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Negative effects of acorns on the wood mouse Apodemus speciosus

Abstract

 Antinutritional effects of acorns and tannic acid on the Japanese wood mouse Apodemus speciosus were examined in the laboratory. The first feeding experiment was conducted for 15 days using three types of diet: control diet (laboratory chow for mice), acorns of Quercus serrata (QS), and acorns of Q. mongolica var. grosseserrata (QM), which differ in tannin content (control, tannin free; QS, 2.7% tannic acid equivalent; QM, 8.5%). Six and one of eight mice died in the QM and QS groups, respectively, whereas all mice survived in good health in the control group. Body weight in the QM and QS groups decreased as much as 23.6% and 16.8% in the first 5 days, respectively, whereas that in the control group did not change significantly. Dry matter intake in the QM group was 50.0% and 38.7% less than that in the control and QS, respectively. Apparent dry matter digestibility was not different among the diets, but apparent nitrogen digestibility did differ between the two acorn groups (QM, −17.5%; QS, 12.0%). The logistic regression analyses revealed that the survival of mice was synergistically influenced by both dry matter intake and apparent nitrogen digestibility. In the second experiment, wood mice fed the tannin-free formula diet, which is nutritionally matched to QS and QM acorns except for the tannin, did not suffer antinutritional effects, whereas mice fed the tannin-supplemented formula diets suffered body weight loss and negative nitrogen digestibility. These results indicate that the tannins in acorns could cause serious damage to the wood mouse, which may rely on acorns as a usual diet. Plausible hypotheses explaining how the wood mice could overcome the deleterious effects of the acorns are discussed.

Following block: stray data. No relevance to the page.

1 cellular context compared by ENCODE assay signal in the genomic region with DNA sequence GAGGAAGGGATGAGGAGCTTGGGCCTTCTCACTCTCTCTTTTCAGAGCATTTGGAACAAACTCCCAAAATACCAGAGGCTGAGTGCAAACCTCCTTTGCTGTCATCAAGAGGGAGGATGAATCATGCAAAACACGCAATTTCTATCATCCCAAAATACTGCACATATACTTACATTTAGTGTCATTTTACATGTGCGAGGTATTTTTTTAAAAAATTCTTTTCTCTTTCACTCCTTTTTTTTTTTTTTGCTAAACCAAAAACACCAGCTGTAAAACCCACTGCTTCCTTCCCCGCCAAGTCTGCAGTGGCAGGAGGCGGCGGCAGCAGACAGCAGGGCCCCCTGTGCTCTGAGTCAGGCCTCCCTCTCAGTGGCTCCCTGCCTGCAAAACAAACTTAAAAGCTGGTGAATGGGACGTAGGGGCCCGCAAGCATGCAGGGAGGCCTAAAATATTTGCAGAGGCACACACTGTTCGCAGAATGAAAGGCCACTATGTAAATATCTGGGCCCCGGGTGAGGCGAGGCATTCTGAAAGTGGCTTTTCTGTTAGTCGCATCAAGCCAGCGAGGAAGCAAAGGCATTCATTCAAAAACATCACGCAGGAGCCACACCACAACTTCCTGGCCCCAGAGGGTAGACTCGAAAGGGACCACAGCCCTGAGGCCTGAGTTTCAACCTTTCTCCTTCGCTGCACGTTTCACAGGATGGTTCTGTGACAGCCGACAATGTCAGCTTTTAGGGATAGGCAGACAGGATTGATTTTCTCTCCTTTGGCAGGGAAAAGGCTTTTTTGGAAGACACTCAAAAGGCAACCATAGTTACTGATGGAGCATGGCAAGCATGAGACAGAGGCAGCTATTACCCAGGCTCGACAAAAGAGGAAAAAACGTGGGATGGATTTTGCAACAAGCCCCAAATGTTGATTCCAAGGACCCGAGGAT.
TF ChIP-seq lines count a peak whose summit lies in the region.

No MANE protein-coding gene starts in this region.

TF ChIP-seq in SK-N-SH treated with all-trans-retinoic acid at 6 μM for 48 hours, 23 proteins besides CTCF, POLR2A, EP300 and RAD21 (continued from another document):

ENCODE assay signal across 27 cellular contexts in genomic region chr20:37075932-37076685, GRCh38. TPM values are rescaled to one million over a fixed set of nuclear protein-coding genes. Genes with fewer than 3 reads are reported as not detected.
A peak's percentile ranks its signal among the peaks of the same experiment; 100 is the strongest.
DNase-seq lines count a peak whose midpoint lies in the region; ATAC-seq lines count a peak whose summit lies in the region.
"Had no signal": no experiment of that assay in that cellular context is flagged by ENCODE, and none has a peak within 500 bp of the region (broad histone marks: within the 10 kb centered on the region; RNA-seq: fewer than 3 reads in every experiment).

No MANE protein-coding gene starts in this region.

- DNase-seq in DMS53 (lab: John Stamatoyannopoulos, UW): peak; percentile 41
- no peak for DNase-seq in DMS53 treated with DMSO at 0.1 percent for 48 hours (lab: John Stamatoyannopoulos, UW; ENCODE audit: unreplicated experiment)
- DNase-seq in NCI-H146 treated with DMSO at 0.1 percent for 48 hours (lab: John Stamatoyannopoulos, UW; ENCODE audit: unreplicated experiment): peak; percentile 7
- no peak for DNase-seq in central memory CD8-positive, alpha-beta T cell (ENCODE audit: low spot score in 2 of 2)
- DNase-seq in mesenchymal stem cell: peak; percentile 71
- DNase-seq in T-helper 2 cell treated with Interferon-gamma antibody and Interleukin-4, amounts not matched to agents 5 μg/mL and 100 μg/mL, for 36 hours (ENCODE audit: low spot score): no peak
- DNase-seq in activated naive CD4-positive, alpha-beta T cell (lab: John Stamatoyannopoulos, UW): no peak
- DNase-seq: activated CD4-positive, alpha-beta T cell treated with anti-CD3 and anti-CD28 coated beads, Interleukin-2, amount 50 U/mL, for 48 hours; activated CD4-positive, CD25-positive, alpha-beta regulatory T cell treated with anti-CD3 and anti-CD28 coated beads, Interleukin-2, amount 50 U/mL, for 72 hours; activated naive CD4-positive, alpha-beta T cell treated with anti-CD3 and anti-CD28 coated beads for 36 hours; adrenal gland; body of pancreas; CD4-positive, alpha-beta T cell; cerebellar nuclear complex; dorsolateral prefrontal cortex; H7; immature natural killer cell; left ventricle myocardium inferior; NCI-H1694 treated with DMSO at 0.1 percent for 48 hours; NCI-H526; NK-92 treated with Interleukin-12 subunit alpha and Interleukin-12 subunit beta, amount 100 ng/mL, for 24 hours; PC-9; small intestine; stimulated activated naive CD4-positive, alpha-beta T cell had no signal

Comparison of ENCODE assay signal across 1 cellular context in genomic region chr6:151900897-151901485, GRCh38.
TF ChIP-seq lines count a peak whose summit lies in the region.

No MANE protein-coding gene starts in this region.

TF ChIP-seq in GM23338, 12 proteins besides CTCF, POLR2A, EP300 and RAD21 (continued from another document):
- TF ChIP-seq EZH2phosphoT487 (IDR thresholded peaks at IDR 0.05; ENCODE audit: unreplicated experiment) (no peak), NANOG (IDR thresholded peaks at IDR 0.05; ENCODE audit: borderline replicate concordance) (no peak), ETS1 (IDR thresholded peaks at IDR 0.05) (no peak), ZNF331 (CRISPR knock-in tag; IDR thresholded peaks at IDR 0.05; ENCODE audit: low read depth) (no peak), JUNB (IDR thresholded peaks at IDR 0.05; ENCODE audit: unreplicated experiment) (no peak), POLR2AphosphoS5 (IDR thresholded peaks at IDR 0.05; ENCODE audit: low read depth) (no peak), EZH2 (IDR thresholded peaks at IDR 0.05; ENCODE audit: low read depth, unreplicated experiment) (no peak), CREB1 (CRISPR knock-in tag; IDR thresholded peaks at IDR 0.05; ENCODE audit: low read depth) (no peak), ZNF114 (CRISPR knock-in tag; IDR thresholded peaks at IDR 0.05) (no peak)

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Received: May 9, 2002 / Accepted: December 6, 2002

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Shimada, T., Saitoh, T. Negative effects of acorns on the wood mouse Apodemus speciosus . Popul Ecol 45, 7–17 (2003). https://doi.org/10.1007/s10144-002-0134-4

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  • Key words Animal–plant interaction
  • Body weight loss
  • Intrinsic nitrogen loss
  • Quercus
  • Tannin